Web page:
Chargers’ Keenan Allen is unfairly overlooked with the NFL loaded with elite receiving talent
The NFL is overflowing with top-end receiving talent. Julio Jones, DeAndre Hopkins, Odell Beckham Jr., Antonio Brown and Michael Thomas all have built strong cases for the top spot at the position in recent years, and others (like Davante Adams, Adam Thielen, Stefon Diggs, A.J. Green, Mike Evans) are biting at their heels.
Lost in the league’s crowded race for top receiver honors is Los Angeles Chargers’ Keenan Allen, who enters just his age-27 season riding back-to-back seasons with an 89.7 receiving grade and 1,300-plus receiving yards.
Allen’s two-year receiving grade (91.2) ranks fourth among the 84 NFL wideouts with 100 or more targets since 2017. Only Michael Thomas, DeAndre Hopkins and Julio Jones rank ahead of the oft-overlooked Chargers phenom. He also ranks third in yards per route run (2.43) and tied for 10th in passer rating when targeted (111.6) among the same group of qualifiers.
In honor of landing at No. 34 on the PFF50 — our list of the 50 best NFL players entering the 2019 season — I take a deep dive into Allen’s game-changing ability and all the reasons why he’s truly one of the league’s best.
Separation is king in today’s pass-happy NFL. Elite contested-catch types and those with freakish ability after the catch still have their place in the NFL, of course, but it’s the separators, the elite route-runners that are taking the league by storm.
And Allen is exactly that.
Listed at 6-foot-2, 211-pounds, Allen is a sudden mover at and away from the line of scrimmage. He creates yards of separation on short and intermediate routes with his lightning quick releases and route breaks, making fools of his opponents in the process.
Allen makes up for what he lacks in deep speed with elite efficiency at the short and intermediate levels of the field. While he doesn’t break the top-20 in two-year receiving grade on targets of 20-plus air yards, he does rank third behind Michael Thomas and DeAndre Hopkins in two-year receiving grade on passes of 19 or fewer air yards at 91.9. Catching 194-of-262 targets for 2,326 yards and 12 touchdowns on targets of such depths, Allen ranks third in yards per target (8.88) and fifth in percentage of targeted resulting in gains of 15-plus yards (24.43%).
Surprising no one at the office, PFF’s Cam Mellor named Allen as the league’s top route-runner in his receiver prototypes article released last week:
“Over the past two seasons, Allen actually has the highest receiving grade on out-breaking routes while possessing top-six receiving grades on in-breaking routes and slants. He’s been able to maneuver his way open more often than not, and Philip Rivers has targeted him with a step or more of separation on 63.2% of his targets since 2017, the second-highest rate of open targets among receivers with at least 200 targets in that span. His 2,078 receiving yards and 107 combined first-down and touchdown receptions on targets with at least a step of separation are the most in the league over the past two years.”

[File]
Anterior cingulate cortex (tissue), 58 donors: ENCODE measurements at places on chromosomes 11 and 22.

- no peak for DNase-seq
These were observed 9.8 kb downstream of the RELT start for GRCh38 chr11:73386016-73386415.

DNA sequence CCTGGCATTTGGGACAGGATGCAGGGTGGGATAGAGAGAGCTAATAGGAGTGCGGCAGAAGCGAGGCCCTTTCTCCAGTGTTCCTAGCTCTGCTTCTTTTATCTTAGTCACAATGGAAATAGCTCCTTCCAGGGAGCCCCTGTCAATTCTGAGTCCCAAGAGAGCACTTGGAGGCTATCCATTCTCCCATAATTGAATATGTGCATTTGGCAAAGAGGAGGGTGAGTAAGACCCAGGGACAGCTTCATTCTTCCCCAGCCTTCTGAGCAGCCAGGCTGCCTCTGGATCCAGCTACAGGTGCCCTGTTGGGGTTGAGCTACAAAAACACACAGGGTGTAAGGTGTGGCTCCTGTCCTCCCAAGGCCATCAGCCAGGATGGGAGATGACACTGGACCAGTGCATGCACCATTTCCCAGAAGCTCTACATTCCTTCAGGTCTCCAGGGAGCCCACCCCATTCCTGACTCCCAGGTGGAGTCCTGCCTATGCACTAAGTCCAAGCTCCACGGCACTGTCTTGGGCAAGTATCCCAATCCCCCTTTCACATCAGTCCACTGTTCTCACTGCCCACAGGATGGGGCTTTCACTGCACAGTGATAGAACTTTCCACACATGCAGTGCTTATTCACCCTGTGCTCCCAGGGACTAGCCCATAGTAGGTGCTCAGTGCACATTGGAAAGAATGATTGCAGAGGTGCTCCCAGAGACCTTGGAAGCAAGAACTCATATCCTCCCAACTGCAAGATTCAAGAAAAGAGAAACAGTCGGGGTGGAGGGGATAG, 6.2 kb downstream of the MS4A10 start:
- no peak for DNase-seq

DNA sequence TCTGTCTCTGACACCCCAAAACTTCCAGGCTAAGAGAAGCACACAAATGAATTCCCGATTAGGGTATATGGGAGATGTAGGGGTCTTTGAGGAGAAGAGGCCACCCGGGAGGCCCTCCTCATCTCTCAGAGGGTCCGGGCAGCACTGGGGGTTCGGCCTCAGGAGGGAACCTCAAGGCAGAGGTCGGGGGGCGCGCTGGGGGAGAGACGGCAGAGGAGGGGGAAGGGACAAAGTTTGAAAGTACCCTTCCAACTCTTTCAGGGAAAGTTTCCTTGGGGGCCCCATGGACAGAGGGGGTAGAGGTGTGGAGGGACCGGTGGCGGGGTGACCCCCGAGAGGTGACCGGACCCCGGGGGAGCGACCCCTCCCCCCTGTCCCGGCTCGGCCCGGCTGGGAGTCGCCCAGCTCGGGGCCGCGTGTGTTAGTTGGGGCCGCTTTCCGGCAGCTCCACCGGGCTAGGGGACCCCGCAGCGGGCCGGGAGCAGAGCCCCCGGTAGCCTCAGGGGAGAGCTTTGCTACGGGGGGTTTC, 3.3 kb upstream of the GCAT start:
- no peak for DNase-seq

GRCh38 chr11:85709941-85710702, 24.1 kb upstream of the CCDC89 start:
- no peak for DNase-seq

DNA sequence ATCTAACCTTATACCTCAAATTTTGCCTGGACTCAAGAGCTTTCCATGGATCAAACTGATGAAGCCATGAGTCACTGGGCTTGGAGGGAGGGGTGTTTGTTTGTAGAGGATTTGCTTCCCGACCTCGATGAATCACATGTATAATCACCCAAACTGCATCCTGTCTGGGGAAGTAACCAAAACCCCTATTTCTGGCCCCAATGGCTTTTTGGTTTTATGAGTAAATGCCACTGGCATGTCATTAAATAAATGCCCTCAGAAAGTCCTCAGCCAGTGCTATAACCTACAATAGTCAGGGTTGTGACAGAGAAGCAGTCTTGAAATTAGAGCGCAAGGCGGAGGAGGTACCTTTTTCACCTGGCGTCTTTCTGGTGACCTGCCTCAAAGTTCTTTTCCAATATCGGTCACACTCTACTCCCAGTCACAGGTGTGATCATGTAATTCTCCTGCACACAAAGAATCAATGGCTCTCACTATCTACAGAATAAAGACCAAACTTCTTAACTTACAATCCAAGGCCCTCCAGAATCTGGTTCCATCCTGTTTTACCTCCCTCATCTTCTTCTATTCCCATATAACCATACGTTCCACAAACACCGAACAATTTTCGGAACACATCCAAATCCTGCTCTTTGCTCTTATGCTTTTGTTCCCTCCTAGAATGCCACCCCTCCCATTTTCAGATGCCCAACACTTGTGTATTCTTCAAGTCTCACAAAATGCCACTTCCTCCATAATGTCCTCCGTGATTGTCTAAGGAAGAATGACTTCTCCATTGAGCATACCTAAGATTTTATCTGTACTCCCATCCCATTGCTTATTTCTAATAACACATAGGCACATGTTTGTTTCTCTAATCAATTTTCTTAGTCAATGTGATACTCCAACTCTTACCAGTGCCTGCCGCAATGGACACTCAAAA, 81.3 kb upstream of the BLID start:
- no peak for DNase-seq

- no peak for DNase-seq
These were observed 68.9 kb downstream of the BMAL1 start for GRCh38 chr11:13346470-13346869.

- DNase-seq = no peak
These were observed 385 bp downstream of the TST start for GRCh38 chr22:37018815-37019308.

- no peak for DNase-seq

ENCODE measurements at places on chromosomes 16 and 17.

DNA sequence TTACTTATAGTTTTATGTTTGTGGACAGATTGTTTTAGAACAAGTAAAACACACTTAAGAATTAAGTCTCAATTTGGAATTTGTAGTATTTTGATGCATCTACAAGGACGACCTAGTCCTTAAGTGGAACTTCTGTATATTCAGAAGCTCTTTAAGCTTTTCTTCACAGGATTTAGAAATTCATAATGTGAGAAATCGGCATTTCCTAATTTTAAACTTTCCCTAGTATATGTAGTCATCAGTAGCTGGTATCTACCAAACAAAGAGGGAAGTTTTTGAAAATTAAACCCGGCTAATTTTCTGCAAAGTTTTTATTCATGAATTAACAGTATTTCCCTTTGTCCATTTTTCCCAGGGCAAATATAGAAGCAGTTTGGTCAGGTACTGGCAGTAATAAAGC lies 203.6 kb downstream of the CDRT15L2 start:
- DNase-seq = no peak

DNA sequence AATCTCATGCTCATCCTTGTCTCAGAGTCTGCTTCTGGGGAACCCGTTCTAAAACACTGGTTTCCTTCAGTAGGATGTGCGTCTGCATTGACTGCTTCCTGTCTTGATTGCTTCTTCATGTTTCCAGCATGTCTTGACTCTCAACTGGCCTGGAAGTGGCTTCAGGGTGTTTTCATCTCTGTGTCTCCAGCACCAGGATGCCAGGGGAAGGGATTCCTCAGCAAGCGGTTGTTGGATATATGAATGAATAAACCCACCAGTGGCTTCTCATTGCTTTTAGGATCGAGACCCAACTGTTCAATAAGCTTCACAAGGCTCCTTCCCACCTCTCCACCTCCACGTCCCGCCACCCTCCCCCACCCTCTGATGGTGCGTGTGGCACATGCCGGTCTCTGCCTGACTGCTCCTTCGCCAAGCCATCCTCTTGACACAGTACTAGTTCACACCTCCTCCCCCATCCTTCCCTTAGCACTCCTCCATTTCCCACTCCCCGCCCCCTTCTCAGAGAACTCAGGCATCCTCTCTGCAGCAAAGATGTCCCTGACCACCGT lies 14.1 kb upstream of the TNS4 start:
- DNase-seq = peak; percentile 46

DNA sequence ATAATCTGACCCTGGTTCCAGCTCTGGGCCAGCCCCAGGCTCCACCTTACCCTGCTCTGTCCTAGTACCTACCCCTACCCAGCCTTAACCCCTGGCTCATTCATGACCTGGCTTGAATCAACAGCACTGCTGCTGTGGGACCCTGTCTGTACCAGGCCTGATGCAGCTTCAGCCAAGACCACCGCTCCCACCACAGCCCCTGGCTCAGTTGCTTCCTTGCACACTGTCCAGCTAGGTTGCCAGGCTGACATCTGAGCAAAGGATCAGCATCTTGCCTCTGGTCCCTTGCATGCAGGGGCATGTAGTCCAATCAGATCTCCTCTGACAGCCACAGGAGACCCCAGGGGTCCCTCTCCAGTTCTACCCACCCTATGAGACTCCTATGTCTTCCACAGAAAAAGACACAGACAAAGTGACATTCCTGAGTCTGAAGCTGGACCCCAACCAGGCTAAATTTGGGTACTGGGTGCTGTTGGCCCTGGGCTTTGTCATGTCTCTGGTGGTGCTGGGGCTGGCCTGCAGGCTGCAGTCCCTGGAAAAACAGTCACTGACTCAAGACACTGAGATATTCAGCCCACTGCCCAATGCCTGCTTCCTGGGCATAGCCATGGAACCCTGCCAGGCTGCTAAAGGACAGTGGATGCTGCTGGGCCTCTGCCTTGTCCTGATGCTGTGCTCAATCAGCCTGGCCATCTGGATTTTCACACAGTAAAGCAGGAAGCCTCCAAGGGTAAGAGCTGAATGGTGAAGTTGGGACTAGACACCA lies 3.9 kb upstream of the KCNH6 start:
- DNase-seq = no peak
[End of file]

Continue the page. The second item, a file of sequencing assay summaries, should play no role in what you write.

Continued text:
Allen’s short-area quickness and deceptive, crafty route-running pay dividends when defenses make the mistake of leaving him in single coverage. He caught 95-of-150 targets for 1,257 yards (425 after the catch), 65 first downs and seven touchdowns en route to a 92.5 receiving grade running routes against single coverage in 2017 and 2018 combined.
VERSATILE WITH DOMINANT PLAY IN KEY SITUATIONS
Running just over 50% of his routes from the slot over the past two seasons, Allen is a movable chess piece capable of winning outside and inside the hashes. His two-year receiving grade from the slot (83.3) ranks sixth among the 50 NFL receivers with 50 or more targets in the slot since 2017. And his two-year receiving grade at outside wide receiver (91.3) ranks third among receivers with 50 or more targets outside in the last two seasons. Only Julio Jones (3.25) has averaged more yards per route run at outside receiver than Allen (3.05) in the two-year span.
Allen’s positional versatility makes it much harder for opposing defensive coordinators to keep tabs on him, often giving him mismatch advantages against linebackers and safeties in the slot or forcing primary outside cornerbacks to follow him inside the hashes. He caught 10-of-13 targets for 117 yards and two touchdowns in the three games he was shadowed in 2018.
Winning on critical downs comes easy for Allen largely because of his rare combination of route-running ability and positional versatility. His play on third and fourth downs, in addition to his play in the red zone, has been stellar over the past two seasons.
Among the 106 NFL wideouts with 25-plus targets on third or fourth down since 2017, Allen ranks first in receiving grade at 90.7. He’s caught 63-of-97 targets for 988 yards, 49 first downs and three touchdowns on third and fourth downs over the two-year span. He’s also been targeted on a whopping 28.5% of his receiving snaps on such downs, the highest percentage of any qualifying wideout.
In the red zone, Allen has caught 22-of-37 targets for 181 yards, five first downs and 10 touchdowns in the last two seasons. His two-year receiving grade in the red zone (74.1) ranks 10th among qualifiers, and his target rate (27.2%) and first down/touchdown rate (40.54%) rank seventh and 11th, respectively.
Put some respect on Allen’s name. He may not be the unanimous decision for the NFL’s best at the wide receiver position, but let’s not kid ourselves and leave him out of the conversation.